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FLARE Magazine

Holistic Haven

Not sure what colour to paint your place? Consult your solar plexus, says Leah McLaren

By Leah McLaren

June, 2005

Last spring, I bought the farm. For months afterward, I bragged about how restorative and peaceful my new country place was. Secretly, though, I was afraid to spend time alone there. A large part of it had to do with the walls.

A previous owner had painted the kitchen wainscoting forest green and covered the remaining space with a hideous textured taupe wallpaper that sucked the room of all light. The living room was equally oppressive.

 
Upstairs, the paint was peeling off my bedroom ceiling. On the few occasions I did muster the courage to spend the night, I'd wake up covered in horrible flesh-pink flecks, as though the house had dandruff.

I had to make the place "mine" and this process required a new coat of paint – but where to start? Choosing colours freaks me out. I mean, honestly, how many shades of white can there be?

In the midst of my interior-decorating angst session, Andrea Carini appeared like a New Age fairy godmother. A designer, colour specialist and life coach, Carini owns and operates the Toronto-based "holistic interior design" company called Your Sacred Space Interiors. It was recommended to me out of the blue by a complete stranger. In spite of my inborn skepticism of all things "spiritual," I called Carini.

The following week, we met for a drink. At first, I only wanted to talk about my decorating issues, but Carini would have none of it. She stared deep into my eyes and said she wanted to know about "me." So I ordered another glass of wine. Before long, I was recounting the story of my last fight with my mother as Carini touched my hand, nodded and murmured stuff such as "You are a very powerful young woman" and "You have great inner strength."

A few days later, Carini came to my apartment in the city to do my chakra chart. By examining my personal energy system, she determined which colours were suitable for my holistic well-being.

"I believe that the home is your larger body," she explained, sipping black tea, "and by painting your rooms colours [that are] appropriate to your own emotional, mental and physical needs, your apce becomes a mirror for your natural positive energy."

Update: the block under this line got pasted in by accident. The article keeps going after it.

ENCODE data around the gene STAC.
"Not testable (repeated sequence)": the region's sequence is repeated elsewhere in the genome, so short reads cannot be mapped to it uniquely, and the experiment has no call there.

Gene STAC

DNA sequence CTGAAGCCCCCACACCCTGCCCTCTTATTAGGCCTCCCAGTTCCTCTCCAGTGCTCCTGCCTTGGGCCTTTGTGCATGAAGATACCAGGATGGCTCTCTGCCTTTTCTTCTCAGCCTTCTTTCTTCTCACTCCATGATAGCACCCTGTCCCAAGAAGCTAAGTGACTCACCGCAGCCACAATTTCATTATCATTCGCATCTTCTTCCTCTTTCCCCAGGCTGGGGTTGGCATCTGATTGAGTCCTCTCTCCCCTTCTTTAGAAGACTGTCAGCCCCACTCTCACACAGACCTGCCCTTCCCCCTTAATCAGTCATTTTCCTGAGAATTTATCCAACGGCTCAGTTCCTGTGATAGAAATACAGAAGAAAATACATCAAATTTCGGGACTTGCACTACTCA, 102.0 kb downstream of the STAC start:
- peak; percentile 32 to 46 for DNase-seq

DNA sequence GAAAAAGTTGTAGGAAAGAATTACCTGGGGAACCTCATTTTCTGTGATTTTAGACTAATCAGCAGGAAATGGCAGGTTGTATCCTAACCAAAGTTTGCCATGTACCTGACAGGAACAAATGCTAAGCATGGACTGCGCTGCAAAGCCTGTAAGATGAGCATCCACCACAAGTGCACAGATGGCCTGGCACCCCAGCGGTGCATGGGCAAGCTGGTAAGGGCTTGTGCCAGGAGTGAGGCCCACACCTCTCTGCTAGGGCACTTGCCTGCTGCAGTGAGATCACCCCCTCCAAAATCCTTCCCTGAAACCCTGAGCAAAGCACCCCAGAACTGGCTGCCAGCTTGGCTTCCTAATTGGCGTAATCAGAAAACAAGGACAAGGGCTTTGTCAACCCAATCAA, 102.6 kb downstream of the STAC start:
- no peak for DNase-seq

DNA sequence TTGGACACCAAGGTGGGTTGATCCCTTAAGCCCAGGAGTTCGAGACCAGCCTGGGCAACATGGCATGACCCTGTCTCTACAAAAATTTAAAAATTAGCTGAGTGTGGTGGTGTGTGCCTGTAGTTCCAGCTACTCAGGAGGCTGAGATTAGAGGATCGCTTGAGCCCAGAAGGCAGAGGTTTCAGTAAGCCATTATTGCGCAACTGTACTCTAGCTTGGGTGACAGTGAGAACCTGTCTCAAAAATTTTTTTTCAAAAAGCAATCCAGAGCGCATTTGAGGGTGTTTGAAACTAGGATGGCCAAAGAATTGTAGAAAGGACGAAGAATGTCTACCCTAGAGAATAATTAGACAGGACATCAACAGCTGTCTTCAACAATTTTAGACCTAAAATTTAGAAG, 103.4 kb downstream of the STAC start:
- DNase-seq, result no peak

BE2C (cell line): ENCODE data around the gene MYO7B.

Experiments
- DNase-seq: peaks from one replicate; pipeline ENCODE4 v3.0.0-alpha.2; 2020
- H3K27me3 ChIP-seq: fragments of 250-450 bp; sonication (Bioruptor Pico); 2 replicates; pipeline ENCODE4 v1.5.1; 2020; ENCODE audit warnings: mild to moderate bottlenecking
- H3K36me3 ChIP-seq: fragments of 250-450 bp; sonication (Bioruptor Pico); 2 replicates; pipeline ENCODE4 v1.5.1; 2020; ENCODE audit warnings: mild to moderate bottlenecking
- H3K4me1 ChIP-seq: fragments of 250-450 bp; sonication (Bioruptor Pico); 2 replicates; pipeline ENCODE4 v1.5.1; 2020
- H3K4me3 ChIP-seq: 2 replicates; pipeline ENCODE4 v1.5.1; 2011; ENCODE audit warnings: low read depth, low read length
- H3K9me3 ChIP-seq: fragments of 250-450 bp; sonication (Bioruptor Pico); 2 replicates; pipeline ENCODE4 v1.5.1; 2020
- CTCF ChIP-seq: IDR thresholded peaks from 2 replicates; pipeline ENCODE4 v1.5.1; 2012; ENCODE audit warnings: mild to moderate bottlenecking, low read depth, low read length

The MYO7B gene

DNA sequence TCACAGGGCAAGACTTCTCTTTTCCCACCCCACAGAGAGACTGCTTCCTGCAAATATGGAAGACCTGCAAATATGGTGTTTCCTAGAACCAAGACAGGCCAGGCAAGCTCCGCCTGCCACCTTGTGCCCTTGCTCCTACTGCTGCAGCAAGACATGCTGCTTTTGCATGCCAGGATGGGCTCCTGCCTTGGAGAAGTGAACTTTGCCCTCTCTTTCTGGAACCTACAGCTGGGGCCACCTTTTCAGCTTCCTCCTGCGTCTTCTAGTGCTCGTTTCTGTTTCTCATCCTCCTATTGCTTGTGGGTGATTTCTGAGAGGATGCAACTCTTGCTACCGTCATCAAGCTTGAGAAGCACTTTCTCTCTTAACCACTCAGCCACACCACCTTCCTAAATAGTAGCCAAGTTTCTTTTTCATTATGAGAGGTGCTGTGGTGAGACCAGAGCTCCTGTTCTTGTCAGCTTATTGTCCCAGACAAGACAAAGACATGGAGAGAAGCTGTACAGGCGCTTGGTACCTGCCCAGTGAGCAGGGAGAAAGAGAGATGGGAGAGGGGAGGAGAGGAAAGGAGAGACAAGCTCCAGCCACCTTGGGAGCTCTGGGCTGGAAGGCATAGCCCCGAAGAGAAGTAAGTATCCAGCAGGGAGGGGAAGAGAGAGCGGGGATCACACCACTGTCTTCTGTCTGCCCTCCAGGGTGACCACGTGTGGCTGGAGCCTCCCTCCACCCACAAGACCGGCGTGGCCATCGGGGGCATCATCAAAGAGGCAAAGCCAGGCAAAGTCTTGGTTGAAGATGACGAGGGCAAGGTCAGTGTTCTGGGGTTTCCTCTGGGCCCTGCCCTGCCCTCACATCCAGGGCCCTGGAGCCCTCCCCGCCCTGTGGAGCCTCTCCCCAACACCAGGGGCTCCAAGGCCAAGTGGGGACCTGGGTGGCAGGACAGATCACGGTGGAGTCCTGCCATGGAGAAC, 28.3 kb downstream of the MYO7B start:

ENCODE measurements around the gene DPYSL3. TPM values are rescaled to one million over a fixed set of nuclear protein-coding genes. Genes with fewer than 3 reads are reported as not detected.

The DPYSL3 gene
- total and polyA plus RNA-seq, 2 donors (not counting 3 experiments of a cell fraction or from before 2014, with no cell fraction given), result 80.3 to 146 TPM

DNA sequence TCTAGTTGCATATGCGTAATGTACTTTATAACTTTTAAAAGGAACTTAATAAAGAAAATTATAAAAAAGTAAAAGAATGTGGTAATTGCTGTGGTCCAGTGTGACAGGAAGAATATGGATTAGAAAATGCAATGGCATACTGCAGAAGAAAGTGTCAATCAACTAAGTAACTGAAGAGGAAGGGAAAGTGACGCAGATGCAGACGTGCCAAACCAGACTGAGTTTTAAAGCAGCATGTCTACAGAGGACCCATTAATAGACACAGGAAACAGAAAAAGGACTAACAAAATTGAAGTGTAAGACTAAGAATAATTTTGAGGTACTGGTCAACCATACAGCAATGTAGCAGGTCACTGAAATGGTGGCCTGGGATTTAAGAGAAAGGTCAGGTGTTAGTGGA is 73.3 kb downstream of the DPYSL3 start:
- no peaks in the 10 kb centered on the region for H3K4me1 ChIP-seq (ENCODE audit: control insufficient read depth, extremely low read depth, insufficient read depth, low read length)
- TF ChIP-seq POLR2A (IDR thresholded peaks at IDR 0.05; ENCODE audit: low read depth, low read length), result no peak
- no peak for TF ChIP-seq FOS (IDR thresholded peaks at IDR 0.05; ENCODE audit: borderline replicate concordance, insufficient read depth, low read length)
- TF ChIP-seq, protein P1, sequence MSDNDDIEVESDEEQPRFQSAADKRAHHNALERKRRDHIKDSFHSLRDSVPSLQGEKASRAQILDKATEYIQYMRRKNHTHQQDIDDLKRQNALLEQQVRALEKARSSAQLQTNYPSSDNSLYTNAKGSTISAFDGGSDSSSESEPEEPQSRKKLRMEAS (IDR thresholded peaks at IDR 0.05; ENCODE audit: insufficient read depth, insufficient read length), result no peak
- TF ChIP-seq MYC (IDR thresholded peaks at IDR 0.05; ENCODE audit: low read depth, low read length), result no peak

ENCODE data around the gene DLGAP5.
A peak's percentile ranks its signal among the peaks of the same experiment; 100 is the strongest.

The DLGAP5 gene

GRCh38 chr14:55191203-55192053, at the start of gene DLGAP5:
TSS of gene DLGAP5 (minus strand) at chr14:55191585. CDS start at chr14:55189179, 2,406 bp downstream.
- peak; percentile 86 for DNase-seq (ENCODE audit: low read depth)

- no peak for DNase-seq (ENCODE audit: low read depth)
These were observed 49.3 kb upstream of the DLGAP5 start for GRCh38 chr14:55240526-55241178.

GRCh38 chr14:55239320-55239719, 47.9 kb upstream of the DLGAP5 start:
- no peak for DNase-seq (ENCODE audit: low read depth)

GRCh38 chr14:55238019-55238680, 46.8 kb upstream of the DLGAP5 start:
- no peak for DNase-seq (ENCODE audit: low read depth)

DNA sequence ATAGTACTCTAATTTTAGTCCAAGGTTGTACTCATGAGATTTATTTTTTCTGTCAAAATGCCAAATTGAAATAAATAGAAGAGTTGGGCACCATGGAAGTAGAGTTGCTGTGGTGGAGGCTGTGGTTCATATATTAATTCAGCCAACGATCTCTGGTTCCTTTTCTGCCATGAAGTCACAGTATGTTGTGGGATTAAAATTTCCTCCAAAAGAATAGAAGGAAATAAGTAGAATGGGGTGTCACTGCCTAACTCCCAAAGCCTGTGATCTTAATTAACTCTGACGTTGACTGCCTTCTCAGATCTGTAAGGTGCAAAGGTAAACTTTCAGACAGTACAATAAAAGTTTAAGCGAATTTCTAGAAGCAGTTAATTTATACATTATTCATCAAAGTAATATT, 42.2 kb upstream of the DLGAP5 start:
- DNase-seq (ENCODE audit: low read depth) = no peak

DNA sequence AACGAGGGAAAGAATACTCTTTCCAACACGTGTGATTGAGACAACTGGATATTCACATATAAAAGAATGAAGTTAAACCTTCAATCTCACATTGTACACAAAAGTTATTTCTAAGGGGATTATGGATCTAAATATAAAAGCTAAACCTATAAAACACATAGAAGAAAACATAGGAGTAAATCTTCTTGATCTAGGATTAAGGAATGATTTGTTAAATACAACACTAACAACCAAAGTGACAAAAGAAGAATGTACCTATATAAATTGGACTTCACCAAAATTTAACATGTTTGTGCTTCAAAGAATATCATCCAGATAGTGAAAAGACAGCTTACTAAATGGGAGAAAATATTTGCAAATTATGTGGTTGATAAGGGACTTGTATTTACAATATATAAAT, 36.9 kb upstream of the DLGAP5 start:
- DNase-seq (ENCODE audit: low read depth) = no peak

Taste, she insisted, had nothing to do with it."Taste is conditioned. This is ego-free design."

I was terrified! What if the chakra gods ordered me to paint my kitchen purple and my living room chartreuse? I might be spiritually enlightened, but my house would look like a nursery school (or Barney's playroom).

 

Carini smiled calmly at my concerns and told me not to worry. Then she asked me a bunch of specific questions, including my full name and the date, time and place of my birth, as well as the full names of my parents and the dates, times and places of their births.

The chakra system, I learned, is neither numerological nor astrological. Rather, it is founded on ancient eastern knowledge that envisions the body as a series of energy sources (chakras), each one represented by a different colour.





Cool pastels serve Leah's under-expressed chakras. She loved cool green in her dining room (top) and lavender in her bedroom (bottom). Paint, Benjamin Moore. For where-to-buy, see Stylesource
  After mapping my chart, Carini found that my lower three chakras - red (survival), orange (desire, sexuality and hedonism) and yellow (power and will) - were somewhat over-expressed. Reflecting on my 20s - a blur of work, cocktail parties and relationship melodrama - that felt about right.

"What you need is to move into your upper, under-expressed chakras," she said, pointing to the 4th-9th energy pools, a palette of green, blue, indigo, violet, rose and gold. "This chart tells me you tend to be very rational and earth-bound. You need to develop your intuition by expressing the upper chakras, which represent the divine, spiritual aspects of your personality."

I would have balked at all this New Age blather but for the fact that most of the colours the chart suggested were ones I was instinctively drawn to, that is those from the blue, green and lavender family. Whereas yellow (one of my "over-expressed" colours) is a hue that has always made me feel queasy, like I've just swallowed a raw egg yolk.

"That's because you've got too much yellow energy going on in there already," Carini said, motioning to my solar plexus. "You need to do some healing in the upper vibrations."

The following week, Carini came out to my farm and we spent the afternoon pouring over paint chips and choosing colours. It sounds a bit flaky, but her presence exerted a calm over the process. We ate fish soup and wandered around the house, eventually settling on an array of pale pastels from the upper regions of the chart. Herbaceous green for the kitchen, airy blue for the office, romantic lavender for the bedroom and the subtlest creamy gold for the living room and hallways. All the trim was to be painted in a warm antique white.

Painter Brandon Upton completed the job in a couple of weeks and, before you could say "om," I was snuggling in my lavender bedroom with the quilt pulled up to my chin, sleeping like a baby.

Since having my farmhouse painted, I've spent several weekends writing in blissful solitude. Not only does the space feel cleaner, brighter, and prettier but it's also indelibly mine. The bedroom is designed to make me sleep, the office to help me work, the kitchen to inspire me to cook and the living room a space where I can relax


Whether you believe in the chakra system or the power of intuition, on some level Carini's theory works. Certain colours make us feel ill, while others have the power to soothe. Finding your own sacred space, in turn, is a matter of looking inside to find out what you need on the outside.